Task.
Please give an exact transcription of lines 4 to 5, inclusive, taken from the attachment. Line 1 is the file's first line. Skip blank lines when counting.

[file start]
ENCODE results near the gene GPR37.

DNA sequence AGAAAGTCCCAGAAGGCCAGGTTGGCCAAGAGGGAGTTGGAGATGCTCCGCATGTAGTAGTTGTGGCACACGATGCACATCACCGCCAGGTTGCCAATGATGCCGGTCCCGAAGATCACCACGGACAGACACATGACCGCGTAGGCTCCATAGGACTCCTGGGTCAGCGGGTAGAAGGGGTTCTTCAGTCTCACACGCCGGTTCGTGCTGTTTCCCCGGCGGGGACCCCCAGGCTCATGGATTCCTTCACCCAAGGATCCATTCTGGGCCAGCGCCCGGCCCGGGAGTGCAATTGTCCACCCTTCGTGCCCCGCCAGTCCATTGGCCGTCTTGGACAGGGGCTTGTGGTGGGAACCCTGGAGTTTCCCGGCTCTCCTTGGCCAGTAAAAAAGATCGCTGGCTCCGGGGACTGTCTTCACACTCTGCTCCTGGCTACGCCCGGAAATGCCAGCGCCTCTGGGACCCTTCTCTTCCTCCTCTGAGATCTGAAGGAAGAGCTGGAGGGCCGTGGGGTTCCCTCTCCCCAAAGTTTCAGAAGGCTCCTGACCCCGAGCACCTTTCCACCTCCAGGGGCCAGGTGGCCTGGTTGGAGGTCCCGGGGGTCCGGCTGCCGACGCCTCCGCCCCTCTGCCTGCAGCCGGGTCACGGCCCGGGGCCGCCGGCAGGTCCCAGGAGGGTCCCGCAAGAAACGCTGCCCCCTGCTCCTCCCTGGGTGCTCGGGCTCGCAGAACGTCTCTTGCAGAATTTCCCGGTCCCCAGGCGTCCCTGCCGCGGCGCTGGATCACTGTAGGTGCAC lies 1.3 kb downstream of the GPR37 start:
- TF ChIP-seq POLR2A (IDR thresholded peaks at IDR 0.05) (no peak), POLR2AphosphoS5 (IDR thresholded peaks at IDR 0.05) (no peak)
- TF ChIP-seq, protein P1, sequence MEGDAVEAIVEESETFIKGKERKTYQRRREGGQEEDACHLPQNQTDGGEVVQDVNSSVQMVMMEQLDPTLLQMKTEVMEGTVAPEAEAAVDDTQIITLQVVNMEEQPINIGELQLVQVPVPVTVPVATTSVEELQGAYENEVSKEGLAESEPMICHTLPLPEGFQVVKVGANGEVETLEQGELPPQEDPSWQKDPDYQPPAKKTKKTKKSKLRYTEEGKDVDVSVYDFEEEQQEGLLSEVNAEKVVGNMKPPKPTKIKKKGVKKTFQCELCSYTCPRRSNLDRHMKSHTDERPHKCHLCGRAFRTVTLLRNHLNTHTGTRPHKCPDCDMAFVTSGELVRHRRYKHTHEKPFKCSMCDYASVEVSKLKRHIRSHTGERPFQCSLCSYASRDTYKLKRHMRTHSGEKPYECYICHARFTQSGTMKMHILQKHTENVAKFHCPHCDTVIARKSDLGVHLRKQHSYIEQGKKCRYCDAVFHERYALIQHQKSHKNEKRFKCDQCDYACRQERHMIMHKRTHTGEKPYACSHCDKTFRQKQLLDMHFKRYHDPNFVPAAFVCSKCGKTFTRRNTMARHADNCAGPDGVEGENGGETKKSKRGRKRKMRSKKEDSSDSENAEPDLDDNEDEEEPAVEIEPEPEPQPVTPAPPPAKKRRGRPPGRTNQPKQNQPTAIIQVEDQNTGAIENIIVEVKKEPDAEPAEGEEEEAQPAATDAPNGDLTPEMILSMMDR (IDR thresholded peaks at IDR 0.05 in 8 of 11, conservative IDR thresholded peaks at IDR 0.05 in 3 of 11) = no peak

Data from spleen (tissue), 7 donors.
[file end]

- TF ChIP-seq, protein P1, sequence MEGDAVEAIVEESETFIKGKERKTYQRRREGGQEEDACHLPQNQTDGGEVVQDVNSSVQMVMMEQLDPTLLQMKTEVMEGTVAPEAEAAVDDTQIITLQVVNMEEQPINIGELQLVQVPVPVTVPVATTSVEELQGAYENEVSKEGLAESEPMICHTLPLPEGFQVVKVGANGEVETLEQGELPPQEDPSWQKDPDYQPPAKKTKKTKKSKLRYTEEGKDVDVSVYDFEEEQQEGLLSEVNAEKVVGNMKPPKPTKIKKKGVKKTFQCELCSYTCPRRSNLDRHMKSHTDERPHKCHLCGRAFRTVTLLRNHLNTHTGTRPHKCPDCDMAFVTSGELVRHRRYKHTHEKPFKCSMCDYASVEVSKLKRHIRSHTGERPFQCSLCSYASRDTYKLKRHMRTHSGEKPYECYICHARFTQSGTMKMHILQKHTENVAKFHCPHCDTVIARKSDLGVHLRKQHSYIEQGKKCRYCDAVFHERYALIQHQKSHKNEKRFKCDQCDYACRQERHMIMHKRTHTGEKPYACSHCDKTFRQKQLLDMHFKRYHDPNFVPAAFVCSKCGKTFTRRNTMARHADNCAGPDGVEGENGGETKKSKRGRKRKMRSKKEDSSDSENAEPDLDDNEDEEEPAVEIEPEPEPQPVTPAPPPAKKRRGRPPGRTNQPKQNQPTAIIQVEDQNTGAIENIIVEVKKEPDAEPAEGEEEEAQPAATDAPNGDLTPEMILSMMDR (IDR thresholded peaks at IDR 0.05 in 8 of 11, conservative IDR thresholded peaks at IDR 0.05 in 3 of 11) = no peak

Data from spleen (tissue), 7 donors.